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Exodus 33:20-23

Context
33:20 But he added, “You cannot see my face, for no one can 1  see me and live.” 2  33:21 The Lord said, “Here 3  is a place by me; you will station yourself 4  on a rock. 33:22 When my glory passes by, I will put you in a cleft in the rock and will cover 5  you with my hand 6  while I pass by. 7  33:23 Then I will take away my hand, and you will see my back, 8  but my face must not be seen.” 9 

1 tn In view of the use of the verb “can, be able to” in the first clause, this imperfect tense is given a potential nuance.

2 tn Gesenius notes that sometimes a negative statement takes the place of a conditional clause; here it is equal to “if a man sees me he does not live” (GKC 498 §159.gg). The other passages that teach this are Gen 32:30; Deut 4:33, 5:24, 26; Judg 6:22, 13:22, and Isa 6:5.

3 tn The deictic particle is used here simply to call attention to a place of God’s knowing and choosing.

4 tn Heb “and you will,” or interpretively, “where you will.”

5 sn Note the use in Exod 40:3, “and you will screen the ark with the curtain.” The glory is covered, veiled from being seen.

6 tn The circumstantial clause is simply, “my hand [being] over you.” This protecting hand of Yahweh represents a fairly common theme in the Bible.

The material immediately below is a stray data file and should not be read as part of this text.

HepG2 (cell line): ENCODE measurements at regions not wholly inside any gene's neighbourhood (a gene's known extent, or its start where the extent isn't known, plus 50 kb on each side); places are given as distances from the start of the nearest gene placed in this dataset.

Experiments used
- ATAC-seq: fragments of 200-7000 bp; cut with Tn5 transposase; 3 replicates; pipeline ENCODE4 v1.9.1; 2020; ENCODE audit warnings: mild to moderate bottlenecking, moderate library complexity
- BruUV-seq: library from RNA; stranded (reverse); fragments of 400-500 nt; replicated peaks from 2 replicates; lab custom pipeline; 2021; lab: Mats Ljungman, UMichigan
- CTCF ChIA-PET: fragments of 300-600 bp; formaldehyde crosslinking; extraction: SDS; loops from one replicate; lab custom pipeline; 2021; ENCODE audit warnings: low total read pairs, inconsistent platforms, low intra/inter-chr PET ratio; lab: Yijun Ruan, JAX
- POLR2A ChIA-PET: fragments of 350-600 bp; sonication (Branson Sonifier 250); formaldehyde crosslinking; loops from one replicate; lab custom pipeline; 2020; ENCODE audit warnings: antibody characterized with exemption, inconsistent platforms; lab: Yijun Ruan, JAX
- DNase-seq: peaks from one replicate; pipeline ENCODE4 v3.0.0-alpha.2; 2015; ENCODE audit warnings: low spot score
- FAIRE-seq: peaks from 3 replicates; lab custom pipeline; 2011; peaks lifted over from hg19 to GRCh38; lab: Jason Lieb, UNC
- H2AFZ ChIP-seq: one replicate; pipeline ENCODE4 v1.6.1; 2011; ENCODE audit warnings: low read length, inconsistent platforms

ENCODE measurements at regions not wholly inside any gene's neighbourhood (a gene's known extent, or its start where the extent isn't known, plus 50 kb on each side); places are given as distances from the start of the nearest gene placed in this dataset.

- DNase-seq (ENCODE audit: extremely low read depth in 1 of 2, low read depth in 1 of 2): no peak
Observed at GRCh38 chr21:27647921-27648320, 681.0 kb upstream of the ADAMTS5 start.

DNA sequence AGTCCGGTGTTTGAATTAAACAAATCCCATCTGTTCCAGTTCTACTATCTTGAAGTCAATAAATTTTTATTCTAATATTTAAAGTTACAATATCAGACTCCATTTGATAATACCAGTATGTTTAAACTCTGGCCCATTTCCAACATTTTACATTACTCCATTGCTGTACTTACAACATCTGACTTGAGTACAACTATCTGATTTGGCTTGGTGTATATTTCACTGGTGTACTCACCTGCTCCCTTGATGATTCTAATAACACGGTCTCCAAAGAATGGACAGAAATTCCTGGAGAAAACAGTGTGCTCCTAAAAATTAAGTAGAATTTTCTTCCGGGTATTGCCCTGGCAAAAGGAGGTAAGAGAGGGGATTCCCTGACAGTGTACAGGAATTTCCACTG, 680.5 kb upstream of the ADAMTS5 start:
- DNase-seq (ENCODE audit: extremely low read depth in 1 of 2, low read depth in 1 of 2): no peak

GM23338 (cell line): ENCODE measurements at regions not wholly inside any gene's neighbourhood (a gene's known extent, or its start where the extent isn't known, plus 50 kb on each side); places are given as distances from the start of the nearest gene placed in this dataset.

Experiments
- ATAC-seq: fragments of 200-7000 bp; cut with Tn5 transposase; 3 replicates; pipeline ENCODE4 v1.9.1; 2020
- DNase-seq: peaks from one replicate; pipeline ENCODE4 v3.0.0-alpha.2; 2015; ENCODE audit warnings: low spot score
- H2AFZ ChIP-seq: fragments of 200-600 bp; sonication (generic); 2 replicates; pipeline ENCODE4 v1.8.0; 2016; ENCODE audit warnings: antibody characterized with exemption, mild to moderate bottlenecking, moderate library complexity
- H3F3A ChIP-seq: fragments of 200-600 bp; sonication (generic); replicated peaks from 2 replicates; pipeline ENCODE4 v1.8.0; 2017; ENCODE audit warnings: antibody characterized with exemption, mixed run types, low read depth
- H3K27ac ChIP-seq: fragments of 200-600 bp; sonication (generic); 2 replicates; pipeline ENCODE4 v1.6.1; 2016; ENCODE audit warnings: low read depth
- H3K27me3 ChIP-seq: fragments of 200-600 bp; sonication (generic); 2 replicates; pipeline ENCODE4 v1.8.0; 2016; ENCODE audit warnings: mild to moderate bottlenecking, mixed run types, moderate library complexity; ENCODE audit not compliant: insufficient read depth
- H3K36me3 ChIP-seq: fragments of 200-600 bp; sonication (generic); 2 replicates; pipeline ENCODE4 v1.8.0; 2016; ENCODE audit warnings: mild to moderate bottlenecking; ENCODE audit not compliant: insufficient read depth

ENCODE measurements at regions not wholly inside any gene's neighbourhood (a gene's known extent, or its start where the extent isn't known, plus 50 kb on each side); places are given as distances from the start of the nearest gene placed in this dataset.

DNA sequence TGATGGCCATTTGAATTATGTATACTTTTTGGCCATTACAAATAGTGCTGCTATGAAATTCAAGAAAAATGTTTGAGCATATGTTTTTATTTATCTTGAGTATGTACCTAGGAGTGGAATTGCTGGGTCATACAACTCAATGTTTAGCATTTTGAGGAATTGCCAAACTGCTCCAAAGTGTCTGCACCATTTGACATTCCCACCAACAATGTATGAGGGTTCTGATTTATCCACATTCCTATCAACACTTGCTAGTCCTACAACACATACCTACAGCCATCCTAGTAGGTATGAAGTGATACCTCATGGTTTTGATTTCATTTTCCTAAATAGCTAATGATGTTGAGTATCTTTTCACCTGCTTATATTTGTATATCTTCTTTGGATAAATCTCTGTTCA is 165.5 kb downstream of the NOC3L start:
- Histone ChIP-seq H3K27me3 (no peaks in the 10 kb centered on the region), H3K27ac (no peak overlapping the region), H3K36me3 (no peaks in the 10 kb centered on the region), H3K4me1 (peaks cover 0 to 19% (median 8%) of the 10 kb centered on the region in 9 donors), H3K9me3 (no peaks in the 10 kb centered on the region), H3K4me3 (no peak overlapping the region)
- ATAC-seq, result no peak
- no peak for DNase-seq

7 tn The construction has a preposition with an infinitive construct and a suffix: “while [or until] I pass by” (Heb “in the passing by of me”).

8 tn The plural “my backs” is according to Gesenius an extension plural (compare “face,” a dual in Hebrew). The word denotes a locality in general, but that is composed of numerous parts (see GKC 397 §124.b). W. C. Kaiser says that since God is a spirit, the meaning of this word could just as easily be rendered “after effects” of his presence (“Exodus,” EBC 2:484). As S. R. Driver says, though, while this may indicate just the “afterglow” that he leaves behind him, it was enough to suggest what the full brilliancy of his presence must be (Exodus, 363; see also Job 26:14).

9 tn The Niphal imperfect could simply be rendered “will not be seen,” but given the emphasis of the preceding verses, it is more binding than that, and so a negated obligatory imperfect fits better: “it must not be seen.” It would also be possible to render it with a potential imperfect tense: “it cannot be seen.”



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